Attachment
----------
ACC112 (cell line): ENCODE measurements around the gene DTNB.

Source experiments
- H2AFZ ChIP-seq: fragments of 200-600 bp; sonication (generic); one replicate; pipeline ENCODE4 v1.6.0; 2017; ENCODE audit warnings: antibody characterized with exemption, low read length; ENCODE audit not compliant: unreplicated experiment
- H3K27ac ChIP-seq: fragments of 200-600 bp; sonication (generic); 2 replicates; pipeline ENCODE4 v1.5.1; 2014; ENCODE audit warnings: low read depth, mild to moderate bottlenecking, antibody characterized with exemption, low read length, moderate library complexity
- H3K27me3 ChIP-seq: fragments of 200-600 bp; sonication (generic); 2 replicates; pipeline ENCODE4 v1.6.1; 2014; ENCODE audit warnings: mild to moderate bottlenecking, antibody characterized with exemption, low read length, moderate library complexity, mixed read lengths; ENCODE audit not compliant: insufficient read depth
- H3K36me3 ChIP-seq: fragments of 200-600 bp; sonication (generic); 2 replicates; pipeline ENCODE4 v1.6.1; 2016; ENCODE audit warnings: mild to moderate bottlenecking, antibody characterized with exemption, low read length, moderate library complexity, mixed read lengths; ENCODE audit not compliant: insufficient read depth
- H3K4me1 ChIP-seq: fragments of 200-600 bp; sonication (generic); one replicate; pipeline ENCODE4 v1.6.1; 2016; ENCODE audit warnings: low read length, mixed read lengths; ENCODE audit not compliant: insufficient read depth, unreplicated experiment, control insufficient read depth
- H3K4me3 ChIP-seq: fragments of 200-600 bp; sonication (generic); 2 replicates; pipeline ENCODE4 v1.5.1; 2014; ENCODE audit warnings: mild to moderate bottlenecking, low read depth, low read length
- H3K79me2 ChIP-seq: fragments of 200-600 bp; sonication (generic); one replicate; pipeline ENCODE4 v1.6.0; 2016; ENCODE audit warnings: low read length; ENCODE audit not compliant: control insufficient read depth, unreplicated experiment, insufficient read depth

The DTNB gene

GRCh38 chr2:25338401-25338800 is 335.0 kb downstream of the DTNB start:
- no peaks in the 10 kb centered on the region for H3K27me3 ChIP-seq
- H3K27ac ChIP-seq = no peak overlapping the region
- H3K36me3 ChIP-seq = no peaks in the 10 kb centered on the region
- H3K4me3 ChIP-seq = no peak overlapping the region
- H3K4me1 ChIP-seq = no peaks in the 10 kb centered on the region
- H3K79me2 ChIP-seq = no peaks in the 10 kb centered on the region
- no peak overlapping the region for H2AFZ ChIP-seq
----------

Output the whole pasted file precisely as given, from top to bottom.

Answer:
ACC112 (cell line): ENCODE measurements around the gene DTNB.

Source experiments
- H2AFZ ChIP-seq: fragments of 200-600 bp; sonication (generic); one replicate; pipeline ENCODE4 v1.6.0; 2017; ENCODE audit warnings: antibody characterized with exemption, low read length; ENCODE audit not compliant: unreplicated experiment
- H3K27ac ChIP-seq: fragments of 200-600 bp; sonication (generic); 2 replicates; pipeline ENCODE4 v1.5.1; 2014; ENCODE audit warnings: low read depth, mild to moderate bottlenecking, antibody characterized with exemption, low read length, moderate library complexity
- H3K27me3 ChIP-seq: fragments of 200-600 bp; sonication (generic); 2 replicates; pipeline ENCODE4 v1.6.1; 2014; ENCODE audit warnings: mild to moderate bottlenecking, antibody characterized with exemption, low read length, moderate library complexity, mixed read lengths; ENCODE audit not compliant: insufficient read depth
- H3K36me3 ChIP-seq: fragments of 200-600 bp; sonication (generic); 2 replicates; pipeline ENCODE4 v1.6.1; 2016; ENCODE audit warnings: mild to moderate bottlenecking, antibody characterized with exemption, low read length, moderate library complexity, mixed read lengths; ENCODE audit not compliant: insufficient read depth
- H3K4me1 ChIP-seq: fragments of 200-600 bp; sonication (generic); one replicate; pipeline ENCODE4 v1.6.1; 2016; ENCODE audit warnings: low read length, mixed read lengths; ENCODE audit not compliant: insufficient read depth, unreplicated experiment, control insufficient read depth
- H3K4me3 ChIP-seq: fragments of 200-600 bp; sonication (generic); 2 replicates; pipeline ENCODE4 v1.5.1; 2014; ENCODE audit warnings: mild to moderate bottlenecking, low read depth, low read length
- H3K79me2 ChIP-seq: fragments of 200-600 bp; sonication (generic); one replicate; pipeline ENCODE4 v1.6.0; 2016; ENCODE audit warnings: low read length; ENCODE audit not compliant: control insufficient read depth, unreplicated experiment, insufficient read depth

The DTNB gene

GRCh38 chr2:25338401-25338800 is 335.0 kb downstream of the DTNB start:
- no peaks in the 10 kb centered on the region for H3K27me3 ChIP-seq
- H3K27ac ChIP-seq = no peak overlapping the region
- H3K36me3 ChIP-seq = no peaks in the 10 kb centered on the region
- H3K4me3 ChIP-seq = no peak overlapping the region
- H3K4me1 ChIP-seq = no peaks in the 10 kb centered on the region
- H3K79me2 ChIP-seq = no peaks in the 10 kb centered on the region
- no peak overlapping the region for H2AFZ ChIP-seq